Dem. Gov. Who Wore Blackface Now Trying To Remove Robert E. Lee Statue in DC
Articles,  Blog

Dem. Gov. Who Wore Blackface Now Trying To Remove Robert E. Lee Statue in DC


Virginia Democrat Gov. Ralph Northam is running
some kind of deranged race to get back into the good graces of all liberaldom. This apparently
includes trying get a statue of Gen. Robert E. Lee removed from the U.S. Capitol. Northam, anyone familiar with the name will
recall, is the governor who decided against resignation when he was the subject of a blackface
scandal early last year. According to The Hill, Northam has now filed
a bill that would remove Virginia’s statue of Lee from the National Statuary Hall Collection
in the Capitol. The legislation was filed at the request of
two Democratic Virginia legislators, Reps. A. Donald McEachin and Jennifer Wexton. “The statue of Lee, which depicts him in
his Confederate uniform, was donated by the Commonwealth during the period from 1900 to
the 1930s when dozens of Confederate monuments were erected across the country,” McEachin
and Wexton wrote in a letter to Northam earlier this week, according to ABC News. “These statues aimed to rewrite Lee’s
reputation from that of a cruel slave owner and Confederate General to portraying him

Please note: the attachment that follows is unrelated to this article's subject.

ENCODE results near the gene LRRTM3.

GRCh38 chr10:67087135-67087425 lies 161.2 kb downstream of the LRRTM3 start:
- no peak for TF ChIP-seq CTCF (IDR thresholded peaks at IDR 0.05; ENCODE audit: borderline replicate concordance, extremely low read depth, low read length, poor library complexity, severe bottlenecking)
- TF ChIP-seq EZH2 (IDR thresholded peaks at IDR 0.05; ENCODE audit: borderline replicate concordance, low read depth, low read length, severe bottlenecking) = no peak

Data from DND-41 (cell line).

as a kind man and reluctant war hero who selflessly served his home state of Virginia.” The letter also claimed Virginia bore a special
burden of responsibility to steer clear of anything involving slavery since the first
slaves in the United States were brought ashore there in 1619, an annus horribilis you’ve
heard bandied about quite frequently these past few months. “The statue in the National Statuary Hall
Collection is placed in the U.S. Capitol Crypt, a prominent location that is displayed to
almost every tour group that visits the U.S. Capitol, and as such serves as a prevalent
reminder of Virginia’s disturbing racial legacy,” the letter read. “This history
began when enslaved Africans landed at Point Comfort in August 1619 and led to 550,000
people being enslaved in the Commonwealth by 1860.” Furthermore, Richmond served as the capital
of the Confederacy and the state’s “black codes” set the template for Jim Crow laws,
according to the letter. The history of inequality exists today, the
lawmakers said, since “black Virginians experience higher levels of unemployment even
when compared to whites with the same education level. In education itself, white Virginians
are significantly more likely to earn a high school or college degree. These disparities
continue when examining the health care industry. For example, black women are more than twice
as likely to die within a year of giving birth as white women in the Commonwealth.” “As Virginians, we have a responsibility
to not only learn from but also confront our history. As part of this responsibility, we
must strive for a more complete telling of history by raising up the voices, stories,
and memories of minorities and people of color,” the letter read. “In doing so, we should
consider what monuments we can add to acknowledge the horrors of slavery, expose the injustices
of institutional racism, and honor those who dedicated their lives to fighting for equality.” One statue apparently can do a whole heck
of a lot. Anyway, Northam filed a request for the bill